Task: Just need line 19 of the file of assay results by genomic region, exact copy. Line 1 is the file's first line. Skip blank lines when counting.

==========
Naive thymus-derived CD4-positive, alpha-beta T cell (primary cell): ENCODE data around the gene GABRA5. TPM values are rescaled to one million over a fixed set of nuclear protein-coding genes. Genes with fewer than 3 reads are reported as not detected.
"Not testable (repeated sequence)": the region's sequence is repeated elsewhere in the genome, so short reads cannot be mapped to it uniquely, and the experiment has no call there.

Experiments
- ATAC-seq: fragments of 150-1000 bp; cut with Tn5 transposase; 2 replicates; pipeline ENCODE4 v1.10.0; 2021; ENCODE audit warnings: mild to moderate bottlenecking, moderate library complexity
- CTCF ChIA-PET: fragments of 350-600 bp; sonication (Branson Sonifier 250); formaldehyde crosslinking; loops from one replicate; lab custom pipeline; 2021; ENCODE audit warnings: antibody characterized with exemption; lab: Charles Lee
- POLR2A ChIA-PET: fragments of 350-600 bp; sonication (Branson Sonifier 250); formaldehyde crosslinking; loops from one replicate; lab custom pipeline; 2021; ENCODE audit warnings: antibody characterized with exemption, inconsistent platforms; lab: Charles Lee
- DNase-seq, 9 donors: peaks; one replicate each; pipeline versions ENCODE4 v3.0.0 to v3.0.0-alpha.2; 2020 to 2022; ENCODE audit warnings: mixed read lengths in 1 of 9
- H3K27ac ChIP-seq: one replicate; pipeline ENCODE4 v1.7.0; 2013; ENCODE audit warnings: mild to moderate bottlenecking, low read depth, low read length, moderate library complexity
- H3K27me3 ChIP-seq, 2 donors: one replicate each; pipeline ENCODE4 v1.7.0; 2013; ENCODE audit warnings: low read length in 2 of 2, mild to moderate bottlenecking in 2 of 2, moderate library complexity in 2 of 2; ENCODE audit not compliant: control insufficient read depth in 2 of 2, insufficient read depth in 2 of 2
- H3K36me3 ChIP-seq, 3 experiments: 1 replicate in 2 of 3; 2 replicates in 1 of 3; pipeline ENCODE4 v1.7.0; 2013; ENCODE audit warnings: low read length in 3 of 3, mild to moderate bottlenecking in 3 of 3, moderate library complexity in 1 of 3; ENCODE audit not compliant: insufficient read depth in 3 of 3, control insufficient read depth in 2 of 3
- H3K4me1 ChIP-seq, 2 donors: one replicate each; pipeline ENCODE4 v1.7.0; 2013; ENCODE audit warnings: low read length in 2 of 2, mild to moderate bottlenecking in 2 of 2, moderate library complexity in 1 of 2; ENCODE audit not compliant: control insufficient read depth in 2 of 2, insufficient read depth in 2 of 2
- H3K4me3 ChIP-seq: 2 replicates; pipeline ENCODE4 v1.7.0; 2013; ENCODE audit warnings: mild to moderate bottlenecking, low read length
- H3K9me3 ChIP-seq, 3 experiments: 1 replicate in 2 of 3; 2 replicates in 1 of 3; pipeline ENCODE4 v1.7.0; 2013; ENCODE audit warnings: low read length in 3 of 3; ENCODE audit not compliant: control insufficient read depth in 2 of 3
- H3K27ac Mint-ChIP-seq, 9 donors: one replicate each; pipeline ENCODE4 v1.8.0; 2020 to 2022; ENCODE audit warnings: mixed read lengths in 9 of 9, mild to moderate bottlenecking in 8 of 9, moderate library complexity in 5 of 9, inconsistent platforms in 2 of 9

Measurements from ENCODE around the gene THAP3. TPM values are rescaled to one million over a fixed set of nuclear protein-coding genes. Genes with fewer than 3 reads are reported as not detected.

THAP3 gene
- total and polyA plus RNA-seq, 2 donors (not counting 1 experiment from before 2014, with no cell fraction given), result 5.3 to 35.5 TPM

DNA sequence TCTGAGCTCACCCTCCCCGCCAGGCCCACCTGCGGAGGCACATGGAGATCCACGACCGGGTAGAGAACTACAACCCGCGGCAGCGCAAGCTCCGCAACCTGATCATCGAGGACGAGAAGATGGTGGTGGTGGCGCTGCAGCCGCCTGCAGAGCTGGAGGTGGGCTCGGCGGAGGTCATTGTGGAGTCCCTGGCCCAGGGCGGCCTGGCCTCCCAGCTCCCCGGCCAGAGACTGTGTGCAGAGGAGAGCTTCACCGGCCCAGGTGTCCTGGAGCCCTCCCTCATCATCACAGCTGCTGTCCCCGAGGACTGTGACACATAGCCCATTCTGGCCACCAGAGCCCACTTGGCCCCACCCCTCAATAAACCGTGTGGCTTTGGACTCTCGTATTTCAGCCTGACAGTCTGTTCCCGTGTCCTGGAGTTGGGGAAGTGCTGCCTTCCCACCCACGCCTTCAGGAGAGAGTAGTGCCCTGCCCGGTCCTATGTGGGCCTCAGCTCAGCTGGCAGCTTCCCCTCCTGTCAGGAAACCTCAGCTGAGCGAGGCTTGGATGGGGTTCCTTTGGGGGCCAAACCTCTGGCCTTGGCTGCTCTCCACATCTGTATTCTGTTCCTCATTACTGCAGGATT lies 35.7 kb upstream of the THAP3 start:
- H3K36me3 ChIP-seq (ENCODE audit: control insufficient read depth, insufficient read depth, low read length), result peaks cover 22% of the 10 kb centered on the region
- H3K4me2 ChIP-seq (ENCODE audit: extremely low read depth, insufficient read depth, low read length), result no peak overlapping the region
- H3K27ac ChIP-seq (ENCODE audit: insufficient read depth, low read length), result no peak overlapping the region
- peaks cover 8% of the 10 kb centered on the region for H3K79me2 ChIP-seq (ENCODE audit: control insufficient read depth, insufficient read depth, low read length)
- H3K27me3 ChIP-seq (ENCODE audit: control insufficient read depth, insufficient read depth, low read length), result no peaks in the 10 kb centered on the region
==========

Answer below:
- H3K36me3 ChIP-seq (ENCODE audit: control insufficient read depth, insufficient read depth, low read length), result peaks cover 22% of the 10 kb centered on the region